Miriam Steinhart (Portrait)

Miriam Steinhart


Immaterialgüter- und Wettbewerbsrecht



Immaterialgüterrecht, Life Science und Biotechnologie, Anreizsysteme im Pharmasektor

Wissenschaftlicher Werdegang

seit 2021
Max-Planck-Institut für Innovation und Wettbewerb

Zweites Juristisches Staatsexamen, München

2018 – 2020
Rechtsreferendariat im Bezirk des OLG München

2017 – 2018
Master of Laws (LL.M.) in Intellectual Property Law, University of Edinburgh, Schottland

Erstes Juristisches Staatsexamen, München

Studium der Rechtswissenschaften
Ludwig-Maximilians-Universität München (LMU)

Beruflicher Werdegang

2018 – 2019
Wissenschaftliche Mitarbeiterin in einer internationalen Wirtschaftskanzlei, München



CRISPR/Cas Technology and Innovation: Mapping Patent Law Issues (Max Planck Institute for Innovation & Competition Research Paper, No. 22-06), 2022, 49 S. (gemeinsam mit Daria Kim et al.).

  • The paper provides a systematic overview of issues arising at the interface between CRISPR/Cas technology and patent law. In particular, it examines aspects related to the patentability of CRISPR/Cas-based methods of genome editing, on the one hand, and access to patented technologies, in view of the expanding CRISPR patent landscape, on the other hand. On the whole, our findings show that the case of CRISPR/Cas technology is prototypical of the policy dilemma in patent law as to how to balance economic incentives of multiple innovators in a cumulative innovation setting. The reviewed technical, legal and economic factors suggest the preconditions for technology underutilisation. While this paper presents the results of the exploratory phase of research, it sets a framework for the further, more targeted interdisciplinary examination of the identified issues.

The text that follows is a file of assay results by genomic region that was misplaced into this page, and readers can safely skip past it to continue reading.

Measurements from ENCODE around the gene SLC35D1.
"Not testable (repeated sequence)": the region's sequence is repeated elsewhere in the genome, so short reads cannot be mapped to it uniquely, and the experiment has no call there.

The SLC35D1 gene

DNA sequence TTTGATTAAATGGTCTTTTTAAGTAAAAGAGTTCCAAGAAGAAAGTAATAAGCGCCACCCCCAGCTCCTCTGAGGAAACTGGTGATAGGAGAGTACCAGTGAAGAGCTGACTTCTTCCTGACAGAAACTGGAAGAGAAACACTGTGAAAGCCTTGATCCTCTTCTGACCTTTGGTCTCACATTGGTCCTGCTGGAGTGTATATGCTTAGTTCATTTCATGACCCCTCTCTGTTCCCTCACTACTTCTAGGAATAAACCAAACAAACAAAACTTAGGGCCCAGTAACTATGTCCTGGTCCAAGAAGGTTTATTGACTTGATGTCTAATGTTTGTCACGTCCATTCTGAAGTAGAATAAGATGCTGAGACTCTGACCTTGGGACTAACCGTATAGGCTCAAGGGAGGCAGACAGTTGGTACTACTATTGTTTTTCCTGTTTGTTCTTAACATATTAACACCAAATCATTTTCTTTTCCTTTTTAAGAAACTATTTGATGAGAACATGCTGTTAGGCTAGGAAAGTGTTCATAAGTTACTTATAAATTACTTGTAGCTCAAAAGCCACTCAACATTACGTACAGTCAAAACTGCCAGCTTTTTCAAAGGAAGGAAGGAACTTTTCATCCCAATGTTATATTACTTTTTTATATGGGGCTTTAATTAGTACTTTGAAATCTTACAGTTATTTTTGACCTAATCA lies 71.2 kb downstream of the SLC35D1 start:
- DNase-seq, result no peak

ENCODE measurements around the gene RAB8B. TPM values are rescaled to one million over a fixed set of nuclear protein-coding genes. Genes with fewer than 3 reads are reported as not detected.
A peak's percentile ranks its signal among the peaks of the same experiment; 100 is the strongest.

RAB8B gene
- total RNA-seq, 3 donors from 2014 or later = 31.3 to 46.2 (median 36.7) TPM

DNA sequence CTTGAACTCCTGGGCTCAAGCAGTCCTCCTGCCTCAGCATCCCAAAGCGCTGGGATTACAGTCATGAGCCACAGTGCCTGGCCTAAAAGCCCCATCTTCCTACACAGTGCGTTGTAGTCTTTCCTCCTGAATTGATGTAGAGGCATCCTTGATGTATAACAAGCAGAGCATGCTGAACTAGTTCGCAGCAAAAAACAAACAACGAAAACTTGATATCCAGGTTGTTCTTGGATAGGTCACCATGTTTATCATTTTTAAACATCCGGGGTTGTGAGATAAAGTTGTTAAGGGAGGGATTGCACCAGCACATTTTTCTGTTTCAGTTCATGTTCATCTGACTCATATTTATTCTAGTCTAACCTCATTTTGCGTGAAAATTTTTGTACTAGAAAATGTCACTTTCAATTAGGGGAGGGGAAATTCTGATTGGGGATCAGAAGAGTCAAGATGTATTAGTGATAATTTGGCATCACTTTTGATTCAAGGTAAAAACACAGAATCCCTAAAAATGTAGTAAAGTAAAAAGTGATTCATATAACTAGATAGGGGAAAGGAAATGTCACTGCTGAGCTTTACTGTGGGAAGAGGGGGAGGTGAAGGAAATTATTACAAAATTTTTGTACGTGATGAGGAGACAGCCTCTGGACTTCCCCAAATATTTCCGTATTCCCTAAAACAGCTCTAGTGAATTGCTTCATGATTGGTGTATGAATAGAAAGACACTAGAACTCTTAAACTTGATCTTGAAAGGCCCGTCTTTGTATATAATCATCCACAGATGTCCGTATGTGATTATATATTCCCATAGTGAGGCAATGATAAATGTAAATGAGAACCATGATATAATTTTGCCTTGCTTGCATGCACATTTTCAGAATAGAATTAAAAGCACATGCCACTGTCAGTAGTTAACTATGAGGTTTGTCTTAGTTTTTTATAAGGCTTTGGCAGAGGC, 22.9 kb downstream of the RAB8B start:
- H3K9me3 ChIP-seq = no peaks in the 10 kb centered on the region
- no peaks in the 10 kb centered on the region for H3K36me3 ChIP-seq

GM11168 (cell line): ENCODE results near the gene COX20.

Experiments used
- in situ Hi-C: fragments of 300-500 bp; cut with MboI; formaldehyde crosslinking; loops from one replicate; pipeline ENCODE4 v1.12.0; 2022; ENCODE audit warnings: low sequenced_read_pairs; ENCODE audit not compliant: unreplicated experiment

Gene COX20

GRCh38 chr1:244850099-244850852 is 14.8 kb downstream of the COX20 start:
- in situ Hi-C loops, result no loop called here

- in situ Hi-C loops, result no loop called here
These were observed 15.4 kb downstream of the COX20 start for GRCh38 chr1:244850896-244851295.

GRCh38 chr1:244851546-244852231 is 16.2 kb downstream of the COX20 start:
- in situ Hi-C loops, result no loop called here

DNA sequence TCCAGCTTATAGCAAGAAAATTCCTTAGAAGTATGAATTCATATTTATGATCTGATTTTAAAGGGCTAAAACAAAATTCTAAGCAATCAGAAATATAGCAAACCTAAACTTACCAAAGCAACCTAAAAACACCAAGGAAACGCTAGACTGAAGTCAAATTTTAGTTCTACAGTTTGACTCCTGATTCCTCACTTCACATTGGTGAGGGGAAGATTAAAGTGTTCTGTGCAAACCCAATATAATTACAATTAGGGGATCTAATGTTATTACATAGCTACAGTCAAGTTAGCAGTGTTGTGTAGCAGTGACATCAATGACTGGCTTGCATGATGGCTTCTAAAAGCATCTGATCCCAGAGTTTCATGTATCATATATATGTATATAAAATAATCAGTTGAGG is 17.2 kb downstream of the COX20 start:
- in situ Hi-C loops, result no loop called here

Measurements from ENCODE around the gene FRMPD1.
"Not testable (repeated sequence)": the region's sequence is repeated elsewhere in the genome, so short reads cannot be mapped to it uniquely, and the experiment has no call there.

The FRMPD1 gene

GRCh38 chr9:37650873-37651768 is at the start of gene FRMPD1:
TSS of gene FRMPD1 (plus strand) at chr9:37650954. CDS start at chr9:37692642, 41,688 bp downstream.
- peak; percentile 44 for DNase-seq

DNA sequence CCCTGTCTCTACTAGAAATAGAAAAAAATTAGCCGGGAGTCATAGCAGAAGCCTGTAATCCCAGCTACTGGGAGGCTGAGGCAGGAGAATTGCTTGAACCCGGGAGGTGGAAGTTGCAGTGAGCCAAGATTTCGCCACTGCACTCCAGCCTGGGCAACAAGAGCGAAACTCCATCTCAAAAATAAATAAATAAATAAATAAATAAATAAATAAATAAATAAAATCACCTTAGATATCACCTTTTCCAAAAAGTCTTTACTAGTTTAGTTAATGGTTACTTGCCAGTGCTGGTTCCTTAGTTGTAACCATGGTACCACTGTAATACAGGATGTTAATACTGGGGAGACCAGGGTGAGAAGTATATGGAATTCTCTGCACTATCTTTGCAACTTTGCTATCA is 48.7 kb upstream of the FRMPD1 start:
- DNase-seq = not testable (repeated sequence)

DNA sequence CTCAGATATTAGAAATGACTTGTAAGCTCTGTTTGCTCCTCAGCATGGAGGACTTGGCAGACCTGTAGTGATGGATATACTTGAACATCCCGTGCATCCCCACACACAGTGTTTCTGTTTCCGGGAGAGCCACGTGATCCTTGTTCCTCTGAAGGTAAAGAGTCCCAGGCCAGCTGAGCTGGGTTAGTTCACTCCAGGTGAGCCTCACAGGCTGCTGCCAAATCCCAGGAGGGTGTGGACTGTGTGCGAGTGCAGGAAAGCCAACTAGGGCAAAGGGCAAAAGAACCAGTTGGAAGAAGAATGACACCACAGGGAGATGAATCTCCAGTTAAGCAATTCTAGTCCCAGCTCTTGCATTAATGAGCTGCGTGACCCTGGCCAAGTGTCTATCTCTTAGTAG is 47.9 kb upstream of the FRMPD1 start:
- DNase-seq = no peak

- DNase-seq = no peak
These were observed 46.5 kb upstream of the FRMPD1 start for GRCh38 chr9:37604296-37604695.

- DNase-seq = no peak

• Available at SSRN


Revisiting the Framework for Compulsory Licensing of Patents in the European Union, 2023, 27 S. (gemeinsam mit Matthias Lamping et al.).

  • Within the scope of its initiative on “Compulsory Licensing in the EU”, the European Commission launched a call for evidence on 1 April 2022 and a public consultation on 7 July 2022 with the aim of gathering views from stakeholders. The objective of this initiative is to explore the possibility of revising the framework for compulsory licensing in the EU to make it more “adequately prepared and coordinated to tackle future crises”. The authors of this position paper welcome the Commission’s attempt to reinvigorate the public discourse on this important subject. This paper addresses selected aspects by way of a preliminary, non-exhaustive note on: the proposed reform’s scope and the grounds for a compulsory licence; the requirements of prior negotiation and licensing failure; government use; procedural matters; compulsory licences for patent applications and products; the relation with other regulations and sui generis regimes (i.e. trade secret protection, regulatory data protection, and supplementary protection certificates); the concept of adequate remuneration; compulsory licences for European patents with unitary effect; and the exhaustion of products placed on the market under a compulsory licence.
  • Opinion published as Max Planck Institute for Innovation & Competition Research Paper No. 23-07